What You Need To Know About HIV/AIDS

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HIV/AIDS has been with us for some decades now with the medical world battling to get a cure or a vaccine. Meanwhile, there are a lot of misconceptions and myths which we should all be aware of... and that is the purpose of this article.
 This will also serve as a reminder of the basic facts about HIV/AIDS.

  • Prompt treatment can turn this deadly disease into a chronic disease. 
  • Timely anti-retroviral treatment (ART) can help at every stage of the disease, slowing, or even preventing, progression to the next stage.
  • HIV stands for the human immunodeficiency virus, a mighty microbe that attacks the immune system. The immune system is your body’s defense against any infection.
  • HIV is spread through body fluids, such as blood and intimate contact. It is not spread through casual contact, such as being in the same room as someone who is infected, breathing the same air as someone who carries the virus, or by touching toilet seats or doorknobs. 
  • You cannot get HIV from water fountains nor from exercise equipment at the gym.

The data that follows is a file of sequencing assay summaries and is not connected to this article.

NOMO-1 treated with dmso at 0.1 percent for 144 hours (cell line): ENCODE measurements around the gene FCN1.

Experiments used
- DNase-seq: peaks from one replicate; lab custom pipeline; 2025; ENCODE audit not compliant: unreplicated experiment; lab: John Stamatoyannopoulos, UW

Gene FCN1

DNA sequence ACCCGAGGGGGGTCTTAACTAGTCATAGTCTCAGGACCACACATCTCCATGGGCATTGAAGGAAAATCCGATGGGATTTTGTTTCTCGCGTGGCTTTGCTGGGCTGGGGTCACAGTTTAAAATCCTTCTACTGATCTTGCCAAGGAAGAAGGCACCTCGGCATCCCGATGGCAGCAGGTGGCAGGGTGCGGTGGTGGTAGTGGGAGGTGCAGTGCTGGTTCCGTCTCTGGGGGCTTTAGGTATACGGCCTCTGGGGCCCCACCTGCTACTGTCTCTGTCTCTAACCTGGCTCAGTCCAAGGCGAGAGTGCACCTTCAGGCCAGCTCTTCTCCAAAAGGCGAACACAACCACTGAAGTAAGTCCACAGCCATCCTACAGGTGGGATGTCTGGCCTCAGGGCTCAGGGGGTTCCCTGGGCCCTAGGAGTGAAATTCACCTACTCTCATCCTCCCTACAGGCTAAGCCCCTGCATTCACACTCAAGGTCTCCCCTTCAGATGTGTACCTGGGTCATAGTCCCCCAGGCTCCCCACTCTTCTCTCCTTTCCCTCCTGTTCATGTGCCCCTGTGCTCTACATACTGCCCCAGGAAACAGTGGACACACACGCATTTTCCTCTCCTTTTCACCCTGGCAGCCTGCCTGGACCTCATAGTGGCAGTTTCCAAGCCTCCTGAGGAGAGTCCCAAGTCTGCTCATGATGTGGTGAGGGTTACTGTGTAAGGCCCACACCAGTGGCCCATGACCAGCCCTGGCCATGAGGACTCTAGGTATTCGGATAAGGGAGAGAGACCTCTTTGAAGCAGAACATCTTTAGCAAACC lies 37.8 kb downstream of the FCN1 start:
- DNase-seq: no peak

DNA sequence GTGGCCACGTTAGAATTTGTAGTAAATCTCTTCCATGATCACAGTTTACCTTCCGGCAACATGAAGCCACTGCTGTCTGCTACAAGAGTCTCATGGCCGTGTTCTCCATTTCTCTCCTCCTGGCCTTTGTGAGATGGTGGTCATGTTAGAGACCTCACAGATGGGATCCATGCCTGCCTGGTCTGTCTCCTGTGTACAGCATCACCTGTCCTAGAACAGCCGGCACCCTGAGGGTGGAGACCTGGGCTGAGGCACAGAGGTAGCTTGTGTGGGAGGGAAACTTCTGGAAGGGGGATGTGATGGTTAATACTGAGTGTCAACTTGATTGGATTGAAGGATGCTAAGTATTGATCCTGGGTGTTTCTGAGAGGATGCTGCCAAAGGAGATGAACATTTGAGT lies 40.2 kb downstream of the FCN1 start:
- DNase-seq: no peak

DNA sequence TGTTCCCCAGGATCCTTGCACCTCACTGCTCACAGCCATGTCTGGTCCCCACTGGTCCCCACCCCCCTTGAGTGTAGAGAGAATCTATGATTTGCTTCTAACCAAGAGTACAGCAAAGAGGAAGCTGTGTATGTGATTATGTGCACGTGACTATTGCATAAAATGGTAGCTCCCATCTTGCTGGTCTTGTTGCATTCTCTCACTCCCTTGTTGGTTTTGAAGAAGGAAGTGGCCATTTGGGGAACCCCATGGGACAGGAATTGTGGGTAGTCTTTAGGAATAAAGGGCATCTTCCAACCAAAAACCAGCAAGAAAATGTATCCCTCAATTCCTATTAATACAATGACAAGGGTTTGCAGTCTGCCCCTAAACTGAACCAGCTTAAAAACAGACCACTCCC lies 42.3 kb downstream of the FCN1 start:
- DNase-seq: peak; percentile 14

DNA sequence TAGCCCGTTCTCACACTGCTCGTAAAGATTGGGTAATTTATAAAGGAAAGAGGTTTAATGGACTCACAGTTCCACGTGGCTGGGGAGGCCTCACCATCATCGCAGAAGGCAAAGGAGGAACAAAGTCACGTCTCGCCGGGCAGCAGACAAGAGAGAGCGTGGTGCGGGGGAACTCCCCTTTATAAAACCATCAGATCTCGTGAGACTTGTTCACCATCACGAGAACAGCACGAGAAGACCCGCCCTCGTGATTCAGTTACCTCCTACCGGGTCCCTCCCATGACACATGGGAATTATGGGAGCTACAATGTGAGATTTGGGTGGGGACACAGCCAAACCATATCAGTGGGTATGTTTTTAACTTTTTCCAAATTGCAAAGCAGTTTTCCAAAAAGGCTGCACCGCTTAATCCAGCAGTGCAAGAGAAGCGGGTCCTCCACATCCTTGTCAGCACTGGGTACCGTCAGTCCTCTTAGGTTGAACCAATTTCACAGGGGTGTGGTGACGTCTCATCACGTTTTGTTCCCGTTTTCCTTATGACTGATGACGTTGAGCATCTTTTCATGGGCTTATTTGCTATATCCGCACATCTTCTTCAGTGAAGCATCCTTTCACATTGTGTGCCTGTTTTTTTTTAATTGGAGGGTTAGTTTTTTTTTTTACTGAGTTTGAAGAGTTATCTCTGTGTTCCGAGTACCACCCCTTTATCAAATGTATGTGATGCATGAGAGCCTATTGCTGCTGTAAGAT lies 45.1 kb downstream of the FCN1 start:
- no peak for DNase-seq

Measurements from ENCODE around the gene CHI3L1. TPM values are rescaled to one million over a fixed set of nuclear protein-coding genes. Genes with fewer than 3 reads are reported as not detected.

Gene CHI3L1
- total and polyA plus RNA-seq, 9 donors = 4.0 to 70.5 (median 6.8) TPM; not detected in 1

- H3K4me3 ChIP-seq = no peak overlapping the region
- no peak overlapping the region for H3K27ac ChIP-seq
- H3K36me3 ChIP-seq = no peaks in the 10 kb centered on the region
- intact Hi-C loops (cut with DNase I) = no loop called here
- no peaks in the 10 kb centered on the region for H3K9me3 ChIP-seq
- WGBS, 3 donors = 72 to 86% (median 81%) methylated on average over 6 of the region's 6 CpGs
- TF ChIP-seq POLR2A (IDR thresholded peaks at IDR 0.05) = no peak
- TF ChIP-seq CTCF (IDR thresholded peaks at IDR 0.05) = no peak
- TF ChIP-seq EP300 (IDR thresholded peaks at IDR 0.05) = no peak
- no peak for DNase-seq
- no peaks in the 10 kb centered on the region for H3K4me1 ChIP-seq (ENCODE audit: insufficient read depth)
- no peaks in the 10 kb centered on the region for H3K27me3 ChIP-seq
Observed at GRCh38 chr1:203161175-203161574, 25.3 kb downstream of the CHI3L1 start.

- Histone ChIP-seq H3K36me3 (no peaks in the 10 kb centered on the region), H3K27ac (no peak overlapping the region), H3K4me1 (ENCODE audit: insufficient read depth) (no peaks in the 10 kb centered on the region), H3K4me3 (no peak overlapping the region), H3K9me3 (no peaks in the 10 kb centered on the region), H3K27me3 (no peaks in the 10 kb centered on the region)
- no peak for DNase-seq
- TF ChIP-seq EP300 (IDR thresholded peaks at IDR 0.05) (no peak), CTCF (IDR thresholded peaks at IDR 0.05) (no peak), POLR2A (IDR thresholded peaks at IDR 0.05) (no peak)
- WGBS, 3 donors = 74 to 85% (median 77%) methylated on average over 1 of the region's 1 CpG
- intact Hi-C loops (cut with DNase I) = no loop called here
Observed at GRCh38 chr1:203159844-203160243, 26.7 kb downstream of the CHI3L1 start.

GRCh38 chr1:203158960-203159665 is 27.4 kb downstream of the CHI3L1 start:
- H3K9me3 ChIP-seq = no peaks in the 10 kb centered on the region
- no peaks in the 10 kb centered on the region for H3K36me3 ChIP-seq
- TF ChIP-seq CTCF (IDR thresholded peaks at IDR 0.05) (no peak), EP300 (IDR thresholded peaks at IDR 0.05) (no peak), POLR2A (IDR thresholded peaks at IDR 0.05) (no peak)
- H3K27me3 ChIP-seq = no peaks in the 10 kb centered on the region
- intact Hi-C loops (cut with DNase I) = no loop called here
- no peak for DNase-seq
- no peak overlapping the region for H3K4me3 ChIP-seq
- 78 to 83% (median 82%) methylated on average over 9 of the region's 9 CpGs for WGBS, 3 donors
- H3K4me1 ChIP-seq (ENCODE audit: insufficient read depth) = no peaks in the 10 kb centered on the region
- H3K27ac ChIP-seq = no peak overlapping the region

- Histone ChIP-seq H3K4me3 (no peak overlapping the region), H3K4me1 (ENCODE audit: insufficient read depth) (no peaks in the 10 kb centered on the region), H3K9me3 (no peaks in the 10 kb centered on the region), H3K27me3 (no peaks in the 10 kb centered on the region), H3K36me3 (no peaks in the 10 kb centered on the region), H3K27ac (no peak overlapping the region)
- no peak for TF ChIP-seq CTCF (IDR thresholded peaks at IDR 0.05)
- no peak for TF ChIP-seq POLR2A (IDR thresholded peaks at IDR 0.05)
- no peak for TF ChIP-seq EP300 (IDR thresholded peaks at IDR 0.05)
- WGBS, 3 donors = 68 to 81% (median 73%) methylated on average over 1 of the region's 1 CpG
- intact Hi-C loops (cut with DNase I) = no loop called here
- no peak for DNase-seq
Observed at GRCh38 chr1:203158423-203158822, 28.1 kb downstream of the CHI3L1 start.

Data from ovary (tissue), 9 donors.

• You cannot get HIV from hugging, kissing, or shaking hands with an HIV-positive person. 
  • It is not spread through mosquitos. 
  • The most common ways HIV spreads are through sex and used needles. 
  • You cannot tell who has HIV by looking at the person, especially since one out of seven people with the virus do not know they have it.
  • The virus can replicate rapidly once it has entered a new host. 
  • Symptoms similar to the flu – headache, body aches, fatigue, and nausea – may occur two to four weeks after the initial infection but many people have no symptoms for years.
  • The HIV virus destroys the immune system, depleting the body’s ability to fight infections. 
  • Infections rare in those with healthy immune systems can take advantage of the opportunity to attack someone with an immune deficiency, someone without strong defenses. 
  • These destructive “opportunistic” infections include rare fungal, bacterial or viral diseases in the lungs, brain, eyes, or stomach. 
  • With depleted immunity and opportunistic infections, the HIV infection progresses to AIDS, acquired immune deficiency syndrome. 
  • The dramatic weight loss and muscle wasting, chronic diarrhea, respiratory problems, blindness, and dementia that occurs with AIDS are the damage of opportunistic infections the body can no longer resist.
  • The sooner a person knows he or she is infected and starts treatment, the better his or her chances of keeping the infection off its destructive path.



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